Thursday, November 12, 2015

The art of things unsaid

One of the pieces of family history that my dad handed over to me was a wonderful black and white photo of my favorite ‘aunt and uncle,’ as we say, that is, Uncle Hank and Aunt Irene (we reverse the order when calling them by name). That's the young couple in the photograph above. On the back of the photograph is neatly handwritten ‘April 16, 1950’ and my guess is, it was taken on the back porch of the second or third floor of a flat in Chicago.

What strikes me instantly and… deeply is the look on my aunt's face, her beautiful face, a look that cannot be put into words, yet I can read it, full of things unsaid. My uncle looks off to his right with his characteristic ‘you can't pull a fast one on me’ face, or maybe it was just the look of ‘no matter what you say or do, I'm here.’ A look of somewhat light-hearted but matter-of-fact faithfulness. But it's Aunt Irene's look that holds me, I can't get away from it. She really loved Hank, and he really loved her. Till death do us part.
(Click the image to enlarge the photograph for a closer look.)

Uncle Hank was 38 and Aunt Irene was half a year from her 39th birthday. They had been married 15 years less one month. They were dairy farmers, running their southern Wisconsin farm at Slades Corners near Genoa City single-handed most of the time. That meant they almost never got away. We had to go and see them. Their farm was where I spent some of my boyhood summers. Aunt Irene was never able to bear children. Uncle Hank never let his disappointment ‘mount as far as his throat’ as the Desert Fathers say. He simply loved his wife and never let anything get in the way of that, not even their childlessness. And what wonderful parents they would have made. Yet, that's not what the Lord wanted for them.

As they had no children, my dad became the inheritor of their few memorabilia, and now he has turned them over to me. I still use Uncle Hank's bulky cast aluminum electric drill—with two handles to hold onto for dear life—probably from the first generation of power tools. But other than a few small artefacts, and some photos, I have little else… except for their official documents, birth, baptism and marriage certificates. It is their marriage certificate in its dusty grey slipcover that I found most interesting when I first inherited it after Aunt Irene reposed (Uncle Hank had pre-deceased her by ten years or so).

Behind the certificate in its tassled cover was another document, titled “How to Perpetuate The Honeymoon.” The credits under the title read, ‘From Home and Health, by permission of W. H. DuPuy, A. M., D. D.’ In that document are given twelve pieces of good advice for keeping a good marriage. Perhaps in another post I will list them all, but the tenth bit of advice caught my attention and I remembered it, and when I first saw the photograph that I've posted above, I thought of it.This is the advice…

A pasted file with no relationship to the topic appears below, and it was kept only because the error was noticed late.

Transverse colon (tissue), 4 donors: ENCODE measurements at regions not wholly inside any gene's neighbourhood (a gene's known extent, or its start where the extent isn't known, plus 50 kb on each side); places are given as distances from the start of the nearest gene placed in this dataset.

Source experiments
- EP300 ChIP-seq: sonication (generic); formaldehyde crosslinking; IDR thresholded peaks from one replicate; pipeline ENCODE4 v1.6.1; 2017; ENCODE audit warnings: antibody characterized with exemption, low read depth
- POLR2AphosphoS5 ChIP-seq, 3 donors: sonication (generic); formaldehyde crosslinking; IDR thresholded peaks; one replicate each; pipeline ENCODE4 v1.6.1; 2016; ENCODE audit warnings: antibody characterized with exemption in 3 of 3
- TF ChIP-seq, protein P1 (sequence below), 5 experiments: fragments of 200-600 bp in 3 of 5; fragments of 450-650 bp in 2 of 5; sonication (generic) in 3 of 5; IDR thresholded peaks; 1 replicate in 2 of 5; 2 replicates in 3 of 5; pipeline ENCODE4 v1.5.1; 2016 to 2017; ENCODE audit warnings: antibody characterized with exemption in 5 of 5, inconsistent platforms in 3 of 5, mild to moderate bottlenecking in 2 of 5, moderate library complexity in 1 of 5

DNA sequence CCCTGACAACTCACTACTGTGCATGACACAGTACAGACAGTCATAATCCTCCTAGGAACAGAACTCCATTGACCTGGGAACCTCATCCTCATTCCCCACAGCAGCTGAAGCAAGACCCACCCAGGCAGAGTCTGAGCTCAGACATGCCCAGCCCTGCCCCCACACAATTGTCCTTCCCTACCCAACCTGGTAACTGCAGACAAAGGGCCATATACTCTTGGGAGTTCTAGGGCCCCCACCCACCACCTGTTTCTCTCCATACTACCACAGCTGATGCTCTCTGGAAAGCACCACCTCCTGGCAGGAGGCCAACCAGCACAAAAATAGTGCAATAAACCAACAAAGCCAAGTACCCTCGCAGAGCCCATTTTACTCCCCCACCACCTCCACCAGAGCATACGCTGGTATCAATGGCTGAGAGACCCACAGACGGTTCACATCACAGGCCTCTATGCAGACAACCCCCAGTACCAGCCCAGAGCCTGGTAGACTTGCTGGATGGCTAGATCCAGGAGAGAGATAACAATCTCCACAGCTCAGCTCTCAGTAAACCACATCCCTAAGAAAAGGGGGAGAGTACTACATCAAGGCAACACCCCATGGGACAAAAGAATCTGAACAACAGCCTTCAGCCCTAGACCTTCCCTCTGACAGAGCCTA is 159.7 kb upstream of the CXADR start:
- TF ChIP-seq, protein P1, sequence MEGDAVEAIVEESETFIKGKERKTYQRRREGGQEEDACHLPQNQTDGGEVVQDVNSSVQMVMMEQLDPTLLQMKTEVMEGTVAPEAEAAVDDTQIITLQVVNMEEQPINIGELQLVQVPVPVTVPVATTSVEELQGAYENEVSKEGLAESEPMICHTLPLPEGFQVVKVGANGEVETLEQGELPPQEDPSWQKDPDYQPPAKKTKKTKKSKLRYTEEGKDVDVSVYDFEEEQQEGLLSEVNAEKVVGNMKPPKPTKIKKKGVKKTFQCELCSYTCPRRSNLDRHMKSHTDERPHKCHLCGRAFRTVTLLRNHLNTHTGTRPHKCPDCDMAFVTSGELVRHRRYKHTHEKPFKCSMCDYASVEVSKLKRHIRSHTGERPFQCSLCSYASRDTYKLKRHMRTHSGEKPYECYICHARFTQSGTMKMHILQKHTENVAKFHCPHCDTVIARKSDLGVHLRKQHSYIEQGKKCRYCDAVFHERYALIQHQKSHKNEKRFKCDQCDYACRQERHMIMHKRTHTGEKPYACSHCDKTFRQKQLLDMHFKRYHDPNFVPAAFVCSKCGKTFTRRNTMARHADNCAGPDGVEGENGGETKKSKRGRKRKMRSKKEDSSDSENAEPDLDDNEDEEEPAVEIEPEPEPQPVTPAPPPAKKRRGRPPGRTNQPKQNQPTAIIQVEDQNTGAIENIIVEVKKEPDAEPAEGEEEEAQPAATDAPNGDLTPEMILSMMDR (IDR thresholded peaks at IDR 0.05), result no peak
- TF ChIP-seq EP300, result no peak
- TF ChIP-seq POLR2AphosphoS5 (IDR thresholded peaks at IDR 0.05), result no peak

Do not allow yourself ever to come to an open rupture.
Things unsaid need less repentance.

The first sentence is boldfaced as the header for what follows, in this case only one more sentence (some of the others have a short paragraph). What follows is the instruction for achieving what the header advises. In only five words, it describes a truth of unlimited application. Another version of the same but less pointed might be an even shorter saying, ‘Silence is golden.’ All of these, of course, come from the Bible, but in 1935, official documents were already trying to avoid bringing that up. Christianity was on its way to being put in the archives. The modern age was about to begin.

Things unsaid need less repentance. I want to keep thinking about this some more. The longer I live, the more value I see in leaving things unsaid.

Not to keep people guessing, not as leverage in a situation, but simply because some things cannot be explained or reported using language. This is where other forms of communication come in, like my aunt's look.

And not everything unsaid that can be passed to others by non-verbal means is meant for everyone in the first place, but like that white stone Jesus promises in the book of Revelation (2:17), it's only readable by the one to whom it is given.

I just wanted to remember my aunt and uncle today, two unsung saints that I was blessed to know, and to hold high their love and faithfulness to each other and to those whom the Lord sent them. Eternal be your memory, beloved Hank and Irene, for you are worthy of blessedness and life in the world to come.

Αιωνία η μνήμη.


yudikris said...

Beautiful reminiscence... Eionia imnimi!

GretchenJoanna said...

Recently I was reminded of a parallel saying: "The less said, the sooner mended." Thank you for sharing this real-life example, and for giving honor to these people you love.

Ρωμανός ~ Romanós said...

Yes, that is a great way of putting it, and so true! Thanks for your comment.